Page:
Re: what is the rate of twist
jarhead, perked my curiosity, so I ran out to my shop and pulled a manual off the shelf, Speer #11. On page 472, under the heading 30'06, it lists a bunch of manufacturers that use barrels with a 1 in 10" twist, including the Ruger #1 and Model 77. In fact, only Husqvarna and the Browning Model 78 use a 1 in 12" twist. Of course, that was in 1986, some things may have changed, since then....but not your Model 77 built in 1978.
Additionally, these gentlemen are correct about requiring a slightly faster twist, with heavier bullets, or as mentioned, increasing the velocity also increases the RPM and the stability for those bullets running on the ragged edge, accuracy wise.
Also, and I'm sure the previous respondents are aware, although you may not be, that the actual problem is the length of the bullet, rather than the weight. Since most jacketed bullets have a lead core, it amounts to the same thing, excepting solid copper bullets and design features like a boat tail or the VLD ogives. Those bullets may weigh the same as a shorter bullet, however, they require a faster twist, again, for different reasons like a shorter bearing surface relative to the rifling.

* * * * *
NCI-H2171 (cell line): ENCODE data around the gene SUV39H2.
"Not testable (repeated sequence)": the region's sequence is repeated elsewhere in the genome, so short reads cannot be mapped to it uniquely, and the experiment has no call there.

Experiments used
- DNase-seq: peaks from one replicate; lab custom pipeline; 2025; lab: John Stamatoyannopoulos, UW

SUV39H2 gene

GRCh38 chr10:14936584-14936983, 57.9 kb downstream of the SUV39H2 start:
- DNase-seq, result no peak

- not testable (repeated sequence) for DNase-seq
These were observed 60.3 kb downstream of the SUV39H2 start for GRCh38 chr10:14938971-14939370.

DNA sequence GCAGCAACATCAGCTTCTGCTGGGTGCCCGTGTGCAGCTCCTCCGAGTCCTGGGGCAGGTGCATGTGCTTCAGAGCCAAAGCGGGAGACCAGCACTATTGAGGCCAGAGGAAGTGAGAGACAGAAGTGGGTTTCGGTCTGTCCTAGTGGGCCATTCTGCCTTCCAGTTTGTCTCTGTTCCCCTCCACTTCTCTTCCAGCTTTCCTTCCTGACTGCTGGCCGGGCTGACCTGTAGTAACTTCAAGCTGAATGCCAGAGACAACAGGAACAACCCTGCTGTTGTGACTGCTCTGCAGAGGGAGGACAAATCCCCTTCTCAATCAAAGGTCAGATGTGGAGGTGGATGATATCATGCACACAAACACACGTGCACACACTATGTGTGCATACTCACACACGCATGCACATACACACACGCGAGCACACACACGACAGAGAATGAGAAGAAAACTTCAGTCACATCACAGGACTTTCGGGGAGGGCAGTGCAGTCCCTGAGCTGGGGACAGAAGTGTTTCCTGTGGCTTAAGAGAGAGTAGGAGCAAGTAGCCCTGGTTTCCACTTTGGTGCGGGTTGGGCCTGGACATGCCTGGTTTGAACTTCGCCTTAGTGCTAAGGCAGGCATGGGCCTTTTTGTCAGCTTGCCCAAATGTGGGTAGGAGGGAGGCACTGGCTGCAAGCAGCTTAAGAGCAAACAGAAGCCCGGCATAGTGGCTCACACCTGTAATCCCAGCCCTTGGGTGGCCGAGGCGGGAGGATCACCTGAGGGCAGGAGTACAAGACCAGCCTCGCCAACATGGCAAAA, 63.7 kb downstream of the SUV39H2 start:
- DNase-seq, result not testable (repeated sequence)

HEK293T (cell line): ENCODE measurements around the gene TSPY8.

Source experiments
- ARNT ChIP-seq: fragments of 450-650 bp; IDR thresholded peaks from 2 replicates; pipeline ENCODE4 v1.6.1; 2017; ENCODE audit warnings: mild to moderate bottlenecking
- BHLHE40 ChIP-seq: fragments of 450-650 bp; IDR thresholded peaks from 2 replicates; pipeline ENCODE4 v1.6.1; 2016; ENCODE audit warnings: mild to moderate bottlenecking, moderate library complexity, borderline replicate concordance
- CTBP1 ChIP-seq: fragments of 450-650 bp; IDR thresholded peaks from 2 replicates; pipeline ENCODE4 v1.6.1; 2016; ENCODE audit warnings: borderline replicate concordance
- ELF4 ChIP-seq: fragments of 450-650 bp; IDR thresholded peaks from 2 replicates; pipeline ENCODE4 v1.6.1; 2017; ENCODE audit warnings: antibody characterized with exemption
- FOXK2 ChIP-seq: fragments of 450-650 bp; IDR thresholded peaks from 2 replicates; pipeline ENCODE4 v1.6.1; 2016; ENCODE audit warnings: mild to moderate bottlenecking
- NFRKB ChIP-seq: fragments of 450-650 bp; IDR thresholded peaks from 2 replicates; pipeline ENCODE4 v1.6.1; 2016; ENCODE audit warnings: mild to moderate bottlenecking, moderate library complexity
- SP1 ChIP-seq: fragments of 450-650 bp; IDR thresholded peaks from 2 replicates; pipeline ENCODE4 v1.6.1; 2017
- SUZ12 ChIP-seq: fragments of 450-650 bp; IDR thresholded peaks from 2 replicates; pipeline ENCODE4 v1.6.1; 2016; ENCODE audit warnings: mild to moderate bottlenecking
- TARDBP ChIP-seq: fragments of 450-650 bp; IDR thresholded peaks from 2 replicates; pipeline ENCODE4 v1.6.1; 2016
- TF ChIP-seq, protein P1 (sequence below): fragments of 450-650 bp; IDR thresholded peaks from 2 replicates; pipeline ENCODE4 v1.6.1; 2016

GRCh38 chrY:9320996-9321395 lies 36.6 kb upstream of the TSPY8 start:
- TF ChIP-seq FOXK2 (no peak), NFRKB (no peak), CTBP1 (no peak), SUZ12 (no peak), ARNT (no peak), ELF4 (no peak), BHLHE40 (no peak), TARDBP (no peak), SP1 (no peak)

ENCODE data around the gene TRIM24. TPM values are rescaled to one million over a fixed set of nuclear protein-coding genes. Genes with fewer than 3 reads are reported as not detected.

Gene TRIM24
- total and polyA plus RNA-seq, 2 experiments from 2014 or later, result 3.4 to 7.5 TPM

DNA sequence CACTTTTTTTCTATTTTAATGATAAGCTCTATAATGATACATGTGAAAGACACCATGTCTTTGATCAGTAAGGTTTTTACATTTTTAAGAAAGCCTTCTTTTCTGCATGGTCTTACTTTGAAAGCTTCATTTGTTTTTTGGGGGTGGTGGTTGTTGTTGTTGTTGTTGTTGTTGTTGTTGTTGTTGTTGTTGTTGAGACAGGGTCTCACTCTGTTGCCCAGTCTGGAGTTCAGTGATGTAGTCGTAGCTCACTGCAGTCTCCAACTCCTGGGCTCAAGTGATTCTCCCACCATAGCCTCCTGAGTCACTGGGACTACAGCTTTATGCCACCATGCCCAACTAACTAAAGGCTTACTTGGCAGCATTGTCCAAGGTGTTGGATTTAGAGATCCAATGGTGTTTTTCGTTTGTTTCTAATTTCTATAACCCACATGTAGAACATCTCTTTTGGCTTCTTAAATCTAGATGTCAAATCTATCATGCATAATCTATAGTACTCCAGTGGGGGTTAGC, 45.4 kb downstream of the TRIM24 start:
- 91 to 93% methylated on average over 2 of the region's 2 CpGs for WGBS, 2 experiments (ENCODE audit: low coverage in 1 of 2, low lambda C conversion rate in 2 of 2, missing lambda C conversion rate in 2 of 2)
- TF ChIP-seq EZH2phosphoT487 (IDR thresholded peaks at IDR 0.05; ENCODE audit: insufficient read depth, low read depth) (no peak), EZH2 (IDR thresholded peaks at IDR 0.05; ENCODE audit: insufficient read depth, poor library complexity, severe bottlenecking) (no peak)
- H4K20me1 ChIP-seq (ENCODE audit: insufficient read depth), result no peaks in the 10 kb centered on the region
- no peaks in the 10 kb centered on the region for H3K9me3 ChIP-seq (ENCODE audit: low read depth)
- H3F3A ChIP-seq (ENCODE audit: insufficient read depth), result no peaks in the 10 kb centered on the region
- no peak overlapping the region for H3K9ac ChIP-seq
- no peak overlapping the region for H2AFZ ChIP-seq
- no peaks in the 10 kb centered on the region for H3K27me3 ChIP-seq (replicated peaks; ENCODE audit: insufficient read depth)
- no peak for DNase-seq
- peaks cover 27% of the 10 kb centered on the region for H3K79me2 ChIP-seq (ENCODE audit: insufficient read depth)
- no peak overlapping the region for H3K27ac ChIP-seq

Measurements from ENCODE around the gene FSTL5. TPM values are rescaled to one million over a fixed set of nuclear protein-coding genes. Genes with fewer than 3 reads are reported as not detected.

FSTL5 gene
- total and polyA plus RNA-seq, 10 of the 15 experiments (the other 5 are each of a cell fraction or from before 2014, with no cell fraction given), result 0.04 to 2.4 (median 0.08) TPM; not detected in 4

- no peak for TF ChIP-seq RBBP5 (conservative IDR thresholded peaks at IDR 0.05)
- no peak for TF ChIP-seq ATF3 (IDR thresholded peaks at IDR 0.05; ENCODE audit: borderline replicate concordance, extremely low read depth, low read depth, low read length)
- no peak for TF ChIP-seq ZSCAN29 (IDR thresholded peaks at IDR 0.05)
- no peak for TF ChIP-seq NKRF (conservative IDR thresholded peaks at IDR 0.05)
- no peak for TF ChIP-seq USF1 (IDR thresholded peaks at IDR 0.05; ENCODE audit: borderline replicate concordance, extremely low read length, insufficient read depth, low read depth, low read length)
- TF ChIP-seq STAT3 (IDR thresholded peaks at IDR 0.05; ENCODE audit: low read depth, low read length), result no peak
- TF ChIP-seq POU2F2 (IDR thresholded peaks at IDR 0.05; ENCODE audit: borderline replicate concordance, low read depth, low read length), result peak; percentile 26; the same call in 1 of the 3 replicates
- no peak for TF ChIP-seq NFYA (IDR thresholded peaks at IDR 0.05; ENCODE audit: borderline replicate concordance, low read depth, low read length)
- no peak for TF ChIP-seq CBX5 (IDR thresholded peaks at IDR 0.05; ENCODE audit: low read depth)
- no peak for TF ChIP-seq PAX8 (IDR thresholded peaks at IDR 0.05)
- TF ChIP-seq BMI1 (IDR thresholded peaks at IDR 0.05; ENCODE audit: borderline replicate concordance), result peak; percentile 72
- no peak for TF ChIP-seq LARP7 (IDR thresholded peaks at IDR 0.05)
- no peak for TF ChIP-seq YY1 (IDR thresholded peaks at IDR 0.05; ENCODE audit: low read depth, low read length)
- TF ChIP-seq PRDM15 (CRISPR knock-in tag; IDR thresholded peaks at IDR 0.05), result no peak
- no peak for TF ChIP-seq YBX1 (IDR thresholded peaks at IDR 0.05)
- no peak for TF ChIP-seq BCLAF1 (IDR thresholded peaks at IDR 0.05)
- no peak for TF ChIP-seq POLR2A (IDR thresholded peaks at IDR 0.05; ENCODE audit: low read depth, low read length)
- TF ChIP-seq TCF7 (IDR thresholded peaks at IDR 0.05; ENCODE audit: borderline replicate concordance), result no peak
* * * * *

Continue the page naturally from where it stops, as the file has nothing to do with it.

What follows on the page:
Basically, your rifle should shoot Factory 180 grain bullets every bit as accurately as the 165s. If you are happy with the 165 weight, look no further, but there is probably something else going on, as to why your groups were worse, with the 180s. Because you do not handload, you can't try different seating deapths, which is the first thing I'd do? You might check the pressure on the forearm, there is a remote possibility that the harmonics are screwed up when you are shooting the heavier bullets? Next best solution is to try different brands, or get into handloading; which is the smart thing to do, regardless.
Good luck, LB